Angel Olsen on Her (Spectacular) New Album: "A Lot of It Is Based on Misunderstanding."
Angel Olsen. Photo by Zia Anger
One of the first lines of Angel Olsen's critically acclaimed sophomore effort, Burn Your Fire For No Witness, is, "Here's to thinking that it all meant so much more."
Don't let her soft wailing and palpable yearning for answers to mind-haunting questions fool you. To assume that this is just a breakup album means that you're both missing the point and proving the main point of Olsen's most powerful work to date.
"I guess I would call it more of a reflective album. ... I had been traveling so much and not really focusing on the things that actually bothered me about the interactions that I'd been having with people or my friends. I didn't know how to explain myself or my voice, and I feel like a lot of it came from being angry or realizing that it was my responsibility to figure it out ..." Olsen says. "I think a lot of it is about disappointment and miscommunication, and the idea that you're talking to one person about something, but maybe you realize later that person or maybe you weren't as connected to that idea as you'd thought. A lot of it is based on misunderstanding."
The John Congleton-produced album is 11 tracks of unfiltered and fearless longing and frustration. Through it, Olsen stares through your soul with the tranquil intensity and nihilistic disillusionment of a Lisbon sister in the second act. In an age when society is conditioned to flood the human psyche with outside stimuli to save us from our own discomfort or loneliness, Olsen runs from nothing. She confronts every dreaded consternation, illuminating every flaw or insecurity her music might stir within you, then pets your cheek to comfort you. It's not sympathy she's offering, rather solidarity or at the very least, commiseration.
"They might seem personal, but at the same time I think that a lot of [my songs] are just passing thoughts that are exaggerated and articulated in order to put into a song," Olsen says. "Then by the time I'm singing it, its more just a celebration of transparency."
Though Olsen holds the theme of transparency to high regard in her art, she admits that communication has not always been a strong suit when it comes to working on her own music. Though she'd always wanted to before, Burn Your Fire For No Witness is the first time that Olsen has collaborated with a band on her solo material.
"In the beginning, I was trying to get a band together before I started singing with Bonnie Prince Billy, I just didn't know how to do it. ... I was frustrated with other people, but the thing is, I didn't know how to communicate what I wanted. So I think a lot of it was watching how people interacted within collaborations, and working with people like Will Oldham," she says.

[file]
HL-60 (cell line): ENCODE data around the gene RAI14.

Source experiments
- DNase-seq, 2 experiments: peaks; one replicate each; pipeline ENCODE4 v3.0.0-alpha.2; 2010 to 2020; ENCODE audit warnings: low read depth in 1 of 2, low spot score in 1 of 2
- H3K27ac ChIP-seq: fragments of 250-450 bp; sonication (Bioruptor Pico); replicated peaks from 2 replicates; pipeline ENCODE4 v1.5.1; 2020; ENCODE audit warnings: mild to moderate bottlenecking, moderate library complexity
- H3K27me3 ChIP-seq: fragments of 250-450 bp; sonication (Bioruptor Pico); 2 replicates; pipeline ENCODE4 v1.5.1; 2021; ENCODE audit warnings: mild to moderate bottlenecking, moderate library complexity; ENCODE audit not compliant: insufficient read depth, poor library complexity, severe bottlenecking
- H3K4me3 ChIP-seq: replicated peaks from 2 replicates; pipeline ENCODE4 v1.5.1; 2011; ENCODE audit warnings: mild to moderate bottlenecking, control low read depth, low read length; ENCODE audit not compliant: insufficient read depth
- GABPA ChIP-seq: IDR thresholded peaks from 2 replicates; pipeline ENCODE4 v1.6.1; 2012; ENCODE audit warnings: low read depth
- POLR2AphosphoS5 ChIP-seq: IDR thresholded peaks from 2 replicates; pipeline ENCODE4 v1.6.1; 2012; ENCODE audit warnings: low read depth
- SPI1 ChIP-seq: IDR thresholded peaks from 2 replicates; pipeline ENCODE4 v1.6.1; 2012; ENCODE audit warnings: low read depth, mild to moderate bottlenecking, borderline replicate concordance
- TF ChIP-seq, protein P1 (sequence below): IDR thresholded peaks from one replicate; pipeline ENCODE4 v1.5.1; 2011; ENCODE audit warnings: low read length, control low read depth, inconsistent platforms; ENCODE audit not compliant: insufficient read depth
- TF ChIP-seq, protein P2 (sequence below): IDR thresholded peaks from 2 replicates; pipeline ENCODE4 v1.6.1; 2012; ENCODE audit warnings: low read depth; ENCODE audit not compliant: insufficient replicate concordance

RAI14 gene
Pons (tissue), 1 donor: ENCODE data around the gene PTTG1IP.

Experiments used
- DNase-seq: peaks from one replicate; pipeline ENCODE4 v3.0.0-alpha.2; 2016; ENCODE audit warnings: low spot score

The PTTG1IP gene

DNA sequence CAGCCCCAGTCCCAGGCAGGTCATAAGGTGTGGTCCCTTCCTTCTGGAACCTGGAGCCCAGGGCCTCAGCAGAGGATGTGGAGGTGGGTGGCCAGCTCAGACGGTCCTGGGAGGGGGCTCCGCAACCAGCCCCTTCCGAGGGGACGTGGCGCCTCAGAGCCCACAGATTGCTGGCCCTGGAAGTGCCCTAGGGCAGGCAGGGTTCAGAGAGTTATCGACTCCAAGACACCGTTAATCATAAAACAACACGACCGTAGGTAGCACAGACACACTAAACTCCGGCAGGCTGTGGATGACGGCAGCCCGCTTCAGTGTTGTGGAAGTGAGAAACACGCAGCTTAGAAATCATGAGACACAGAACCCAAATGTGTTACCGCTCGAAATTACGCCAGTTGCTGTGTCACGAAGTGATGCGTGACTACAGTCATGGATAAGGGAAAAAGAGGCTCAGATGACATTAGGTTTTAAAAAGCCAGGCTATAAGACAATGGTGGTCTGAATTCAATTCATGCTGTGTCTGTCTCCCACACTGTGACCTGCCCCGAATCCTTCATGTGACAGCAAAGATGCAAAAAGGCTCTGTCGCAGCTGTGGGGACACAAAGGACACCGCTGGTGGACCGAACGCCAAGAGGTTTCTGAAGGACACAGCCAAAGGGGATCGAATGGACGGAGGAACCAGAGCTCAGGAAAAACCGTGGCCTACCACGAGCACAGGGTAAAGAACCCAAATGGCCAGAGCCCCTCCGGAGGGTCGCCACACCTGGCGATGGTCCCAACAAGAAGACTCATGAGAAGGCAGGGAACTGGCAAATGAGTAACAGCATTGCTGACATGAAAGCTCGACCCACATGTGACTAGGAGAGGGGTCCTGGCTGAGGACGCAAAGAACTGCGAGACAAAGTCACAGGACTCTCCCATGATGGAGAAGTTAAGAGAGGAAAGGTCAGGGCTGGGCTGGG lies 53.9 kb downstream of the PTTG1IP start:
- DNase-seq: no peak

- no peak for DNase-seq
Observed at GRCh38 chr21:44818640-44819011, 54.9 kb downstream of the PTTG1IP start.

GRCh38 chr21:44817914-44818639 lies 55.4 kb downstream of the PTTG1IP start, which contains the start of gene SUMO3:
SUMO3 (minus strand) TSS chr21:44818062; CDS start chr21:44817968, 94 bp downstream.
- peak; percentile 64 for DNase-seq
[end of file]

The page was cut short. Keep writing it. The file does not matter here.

Though known prominently for her work with Oldham and other associated acts, Olsen found her backing band in the most unlikely of places: her day job.
"I had been on tour for a couple of weeks to promote Half Way Home, and came back, and this guy I worked with at this cafe called The Bourgeois Pig, he and I had worked kind of opposite schedules. He had just graduated from DePaul and he told me he played drums. We had worked together this whole time, and I had no idea he was a musician. He introduced me to Stuart, who played guitar on the album. ... My friend Emily is going to be playing bass on tour."
"I was changing a lot in terms of working with a band. The way that I was writing songs was changing. And I wanted the record to be a sort of honest reflection of everything that had changed," Olsen says. "I didn't want it to be taken over by some producer and polished too much. ... My goal was for it to sound like the natural progression of me working with these other musicians."
The chemistry in Olsen's band is tangible on Burn Your Fire For No Witness, partly due to Olsen and Congleton's decision to record all of the songs live as though performing, adding vocals and fine tuning after the fact. The result is a rolling momentum felt throughout the album that matches the ferocity of the content.
Perhaps the most refreshing aspect of Olsen's album is that it takes no pleasure in trying to be anything it's not. There is no mediocre thesis about the pointlessness of being a millennial, or a woman, or anything at all. All Olsen aims to do is use her own existential dialogue to put a mirror to your own. It's unpretentious, unrefined and hyper-relatable. It harkens back to a time when that was all we needed from a good record, and reminds us that it still is.
Angel Olsen will perform live tonight at Three Links. Tickets are on sale now.
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